For the user to be able to jump between several pre-defined spots and/or scales, create a "Spots" root element and add child objects representing the spots. For instance, if you have a model of a house and you want to create two spots — one outside and another inside — you should create two objects: "spot: Outside" and "spot: Inside".
Some of the 3D editors do not preserve the order of hierarchy elements when exported to FBX. To preserve the order, use numbering, e.g. "spot #10: The First Spot". We call this numbers IDs, which must be unique within the "Spots" element.
The X and Z coordinates of the spot represent the user's head position in relation to the model. The vertical position of a spot sets the vertical position of the model in relation to the floor, not the user's head. Therefore, if you want the user to stand on the floor, then put the spot on the floor. If you raise the spot above the floor, then the user will appear above the floor.
Set the rotation of the spot to control the direction in which the user is looking right after getting into the spot.
By default, the model will be shown per its actual scale. Change the scale of the "spot:" object to change it.
If an FBX file doesn't have a "Spots" root element, then this will be treated as having the following elements in place:
There is no limit on the number of spots.
Based on the names of views and spots, Vyzn automatically creates voice commands. While in the app, you can just say the name of a view or a spot to switch it, or you can iterate through views and spots by saying "Next spot", "Previous spot", "Next view", "Previous view" commands. If there are several views or spots with the same name, then you will be switched to the one with the lesser ID after saying the name. "Next" and "Previous" voice commands will iterate through all available spots and views.
If there are a views or spots with the same name, Vyzn asks: "Do you mean the spot or the view?" when hearing the name.
After scanning a session's QR code for the first time, the first spot is shown, glowing red and following the user's gaze. The user has to air tap to position it in the space. By default, the model follows the floor and ignores other surfaces like tables and walls. This behavior suits big objects. For instance, when showing the whole interior of a room in a real world scale is required, although it doesnt work well for small and/or scaled-down objects. Sometimes you want to position a model on a table or on a wall. To allow for this, use the "follow-surfaces" attribute. To add an attribute, add its name enclosed into parentheses, e.g.: "spot (follow surfaces): Bird's Eye".
Spot coordinates defined in the presentation are ignored for the first object.
When placing a scaled-down version of your model on a table, we call it "Bird's Eye". We recommend setting the attributes per the table below for such a spot. You can use "Bird's eye" shortcut instead of setting individual attributes.
From the UX perspective, in most cases, the optimal size of the model in Bird's Eye after scaling is 0.7 x 0.9 meters.
Attributes are comma separated. If an attribute is false by default, you can both just add its name or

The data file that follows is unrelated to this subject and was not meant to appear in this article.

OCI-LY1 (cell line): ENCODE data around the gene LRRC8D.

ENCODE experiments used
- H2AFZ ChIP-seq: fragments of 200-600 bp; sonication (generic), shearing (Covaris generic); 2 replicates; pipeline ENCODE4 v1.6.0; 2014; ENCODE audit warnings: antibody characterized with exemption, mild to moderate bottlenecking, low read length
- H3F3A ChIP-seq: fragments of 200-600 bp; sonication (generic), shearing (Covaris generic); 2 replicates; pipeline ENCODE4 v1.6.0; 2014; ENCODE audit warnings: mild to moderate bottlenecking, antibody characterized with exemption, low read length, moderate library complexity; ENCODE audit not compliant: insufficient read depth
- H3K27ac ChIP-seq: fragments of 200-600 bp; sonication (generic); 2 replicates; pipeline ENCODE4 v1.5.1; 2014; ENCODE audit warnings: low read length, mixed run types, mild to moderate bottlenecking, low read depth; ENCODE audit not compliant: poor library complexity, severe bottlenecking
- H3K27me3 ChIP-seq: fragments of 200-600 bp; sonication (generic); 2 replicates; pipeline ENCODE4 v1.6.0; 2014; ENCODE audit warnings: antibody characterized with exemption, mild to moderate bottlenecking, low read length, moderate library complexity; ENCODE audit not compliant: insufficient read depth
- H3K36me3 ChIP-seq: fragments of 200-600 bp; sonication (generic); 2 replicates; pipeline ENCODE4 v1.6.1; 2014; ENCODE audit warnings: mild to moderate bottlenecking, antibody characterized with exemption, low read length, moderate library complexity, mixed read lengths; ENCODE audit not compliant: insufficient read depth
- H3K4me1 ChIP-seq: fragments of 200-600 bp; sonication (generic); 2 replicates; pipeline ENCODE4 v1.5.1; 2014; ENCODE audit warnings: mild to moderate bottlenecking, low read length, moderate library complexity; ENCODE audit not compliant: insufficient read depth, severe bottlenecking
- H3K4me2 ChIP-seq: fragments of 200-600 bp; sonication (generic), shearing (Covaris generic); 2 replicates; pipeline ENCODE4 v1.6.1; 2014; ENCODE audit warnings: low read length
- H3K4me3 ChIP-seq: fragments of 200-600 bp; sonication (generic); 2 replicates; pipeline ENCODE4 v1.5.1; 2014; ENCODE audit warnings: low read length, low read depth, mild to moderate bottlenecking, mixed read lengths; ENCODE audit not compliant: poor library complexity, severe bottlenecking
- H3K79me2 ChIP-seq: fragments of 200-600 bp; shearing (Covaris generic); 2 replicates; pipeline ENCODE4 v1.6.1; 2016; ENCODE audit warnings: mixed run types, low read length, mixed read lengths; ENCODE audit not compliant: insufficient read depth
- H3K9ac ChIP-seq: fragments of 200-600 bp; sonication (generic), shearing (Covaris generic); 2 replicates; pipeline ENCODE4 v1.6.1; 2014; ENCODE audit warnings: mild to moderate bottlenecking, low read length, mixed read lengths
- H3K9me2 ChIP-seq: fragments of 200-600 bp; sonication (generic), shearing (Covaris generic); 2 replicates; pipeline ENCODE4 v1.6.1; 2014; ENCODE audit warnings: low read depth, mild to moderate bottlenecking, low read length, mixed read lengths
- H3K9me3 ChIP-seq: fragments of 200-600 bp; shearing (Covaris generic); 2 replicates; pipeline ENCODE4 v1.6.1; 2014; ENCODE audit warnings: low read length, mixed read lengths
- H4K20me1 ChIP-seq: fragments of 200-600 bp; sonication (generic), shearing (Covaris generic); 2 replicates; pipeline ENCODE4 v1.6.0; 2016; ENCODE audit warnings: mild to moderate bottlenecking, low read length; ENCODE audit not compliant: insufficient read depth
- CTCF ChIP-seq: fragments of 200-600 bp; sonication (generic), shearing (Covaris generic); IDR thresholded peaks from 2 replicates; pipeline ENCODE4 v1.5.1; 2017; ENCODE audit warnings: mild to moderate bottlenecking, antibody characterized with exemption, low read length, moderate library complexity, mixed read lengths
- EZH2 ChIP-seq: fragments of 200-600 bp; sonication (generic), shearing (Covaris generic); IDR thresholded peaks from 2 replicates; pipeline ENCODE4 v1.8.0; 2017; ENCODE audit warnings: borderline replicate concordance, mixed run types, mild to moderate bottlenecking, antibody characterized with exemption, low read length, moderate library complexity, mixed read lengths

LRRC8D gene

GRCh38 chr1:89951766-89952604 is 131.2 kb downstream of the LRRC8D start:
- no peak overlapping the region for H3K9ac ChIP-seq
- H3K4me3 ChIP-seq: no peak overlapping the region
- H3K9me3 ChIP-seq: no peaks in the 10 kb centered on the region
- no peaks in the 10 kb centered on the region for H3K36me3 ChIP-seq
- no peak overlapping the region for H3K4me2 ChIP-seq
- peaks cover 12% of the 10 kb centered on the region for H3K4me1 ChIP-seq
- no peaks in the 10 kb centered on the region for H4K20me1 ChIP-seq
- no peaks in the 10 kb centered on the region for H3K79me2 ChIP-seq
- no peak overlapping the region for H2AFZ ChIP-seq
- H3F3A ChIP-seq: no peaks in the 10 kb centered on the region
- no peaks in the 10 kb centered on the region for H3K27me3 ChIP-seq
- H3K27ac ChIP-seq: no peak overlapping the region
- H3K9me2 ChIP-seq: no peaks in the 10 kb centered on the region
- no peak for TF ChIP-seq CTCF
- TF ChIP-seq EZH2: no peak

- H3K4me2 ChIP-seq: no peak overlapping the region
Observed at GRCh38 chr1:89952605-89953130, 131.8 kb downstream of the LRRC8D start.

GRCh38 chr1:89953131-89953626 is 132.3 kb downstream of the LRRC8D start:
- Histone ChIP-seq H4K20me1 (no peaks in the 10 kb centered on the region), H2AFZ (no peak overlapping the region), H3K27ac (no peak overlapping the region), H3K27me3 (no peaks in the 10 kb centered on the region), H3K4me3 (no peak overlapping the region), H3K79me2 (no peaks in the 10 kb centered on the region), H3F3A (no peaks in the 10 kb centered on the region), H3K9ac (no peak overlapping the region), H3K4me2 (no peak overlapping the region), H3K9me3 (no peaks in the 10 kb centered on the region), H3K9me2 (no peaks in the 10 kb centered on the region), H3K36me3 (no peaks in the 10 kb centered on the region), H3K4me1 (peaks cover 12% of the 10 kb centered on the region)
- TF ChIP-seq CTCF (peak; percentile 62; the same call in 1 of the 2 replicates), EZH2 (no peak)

For instance, in this spot the menu is disabled, and the model is being positioned in relation to the user autoatically instead of allowing her to initially place it manually: spot #10 (menu=false, use-presentation-position): Initial Spot.
|Name||Default||Bird's Eye||When True|
|follow-surfaces||false||true||The model follows not just the floor but other surfaces as well while in quick move mode.|
|jump-commands||true||false||Enables air tap to skip and "Skip forward"/"Skip back" voice commands.|
|menu||true||true||Enables menu appearing upon air tap.|
|movable||true||true||Enables the user to move the scene.|
|movable-and-floating-objects||true||false||Enables movable and floating objects.|
|keep-position||true for the 1st spot, false otherwise||true||Instead of using the coordinates of the spot defined in the presentation, previous position is used.|
|rotation||false||true||Enables air tap and hold gesture to rotate the scene.|
|sky||true||false||Makes sky visible.|
|use-presentation-position||false for the 1st spot, true otherwise||false||Coordinates of the spot defined in the presentation are used if true, the user is being prompted to position the model otherwise.|
Sometimes you need different sets of views to be available in different spots. For instance, if you want to show a model of a house with trees, grass, etc. in real-scale, and just the house in the bird's eye, then you can use the structure below.
When the user switches to "Night View" (#20) view being in "Bird's Eye" spot, then switches to the next spot, "Night View" (#40) will be picked automatically because of the same name.
Q: We placed our “Spots” about four feet off the ground, and when looking through the HoloLens it appeared our eyelevel was six feet above where the “Spots” were placed. If we want to look exactly 6 feet off the ground, the should the “Spot” be placed on the ground?
The vertical position of a spot sets a 3D point that is aligned with the physical floor of the space where you are running the experience. Therefore, if you raise a spot, then you lower the model relative to the physical floor in your room. You can't specify the spot to be exactly 6 feet off the ground, because people have different height and that wouldn't work in a shared experience. Hence, you can only set the height of the "floor".